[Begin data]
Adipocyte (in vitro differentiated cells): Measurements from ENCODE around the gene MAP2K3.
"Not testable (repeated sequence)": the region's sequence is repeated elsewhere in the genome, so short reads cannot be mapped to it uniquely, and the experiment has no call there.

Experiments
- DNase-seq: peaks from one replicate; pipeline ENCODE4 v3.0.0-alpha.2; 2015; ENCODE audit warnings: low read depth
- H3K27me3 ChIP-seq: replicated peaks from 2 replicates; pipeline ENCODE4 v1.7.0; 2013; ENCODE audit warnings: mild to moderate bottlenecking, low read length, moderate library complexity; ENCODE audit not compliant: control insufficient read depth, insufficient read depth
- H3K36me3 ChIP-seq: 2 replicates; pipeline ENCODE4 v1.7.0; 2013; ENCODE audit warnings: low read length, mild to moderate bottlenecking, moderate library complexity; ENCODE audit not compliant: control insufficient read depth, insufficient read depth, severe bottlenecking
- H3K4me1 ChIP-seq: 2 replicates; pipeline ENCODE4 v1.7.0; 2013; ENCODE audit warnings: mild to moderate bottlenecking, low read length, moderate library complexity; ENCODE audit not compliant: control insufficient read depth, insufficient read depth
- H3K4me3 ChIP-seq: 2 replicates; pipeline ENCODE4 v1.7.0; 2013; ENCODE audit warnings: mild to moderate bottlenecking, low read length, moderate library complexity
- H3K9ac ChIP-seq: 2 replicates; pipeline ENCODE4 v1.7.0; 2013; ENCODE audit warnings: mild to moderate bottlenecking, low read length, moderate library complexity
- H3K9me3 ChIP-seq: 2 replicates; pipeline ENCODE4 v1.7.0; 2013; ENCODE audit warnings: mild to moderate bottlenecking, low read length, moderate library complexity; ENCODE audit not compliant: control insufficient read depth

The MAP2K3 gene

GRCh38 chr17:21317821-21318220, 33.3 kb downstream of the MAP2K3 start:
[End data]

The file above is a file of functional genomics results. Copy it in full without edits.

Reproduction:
Adipocyte (in vitro differentiated cells): Measurements from ENCODE around the gene MAP2K3.
"Not testable (repeated sequence)": the region's sequence is repeated elsewhere in the genome, so short reads cannot be mapped to it uniquely, and the experiment has no call there.

Experiments
- DNase-seq: peaks from one replicate; pipeline ENCODE4 v3.0.0-alpha.2; 2015; ENCODE audit warnings: low read depth
- H3K27me3 ChIP-seq: replicated peaks from 2 replicates; pipeline ENCODE4 v1.7.0; 2013; ENCODE audit warnings: mild to moderate bottlenecking, low read length, moderate library complexity; ENCODE audit not compliant: control insufficient read depth, insufficient read depth
- H3K36me3 ChIP-seq: 2 replicates; pipeline ENCODE4 v1.7.0; 2013; ENCODE audit warnings: low read length, mild to moderate bottlenecking, moderate library complexity; ENCODE audit not compliant: control insufficient read depth, insufficient read depth, severe bottlenecking
- H3K4me1 ChIP-seq: 2 replicates; pipeline ENCODE4 v1.7.0; 2013; ENCODE audit warnings: mild to moderate bottlenecking, low read length, moderate library complexity; ENCODE audit not compliant: control insufficient read depth, insufficient read depth
- H3K4me3 ChIP-seq: 2 replicates; pipeline ENCODE4 v1.7.0; 2013; ENCODE audit warnings: mild to moderate bottlenecking, low read length, moderate library complexity
- H3K9ac ChIP-seq: 2 replicates; pipeline ENCODE4 v1.7.0; 2013; ENCODE audit warnings: mild to moderate bottlenecking, low read length, moderate library complexity
- H3K9me3 ChIP-seq: 2 replicates; pipeline ENCODE4 v1.7.0; 2013; ENCODE audit warnings: mild to moderate bottlenecking, low read length, moderate library complexity; ENCODE audit not compliant: control insufficient read depth

The MAP2K3 gene

GRCh38 chr17:21317821-21318220, 33.3 kb downstream of the MAP2K3 start: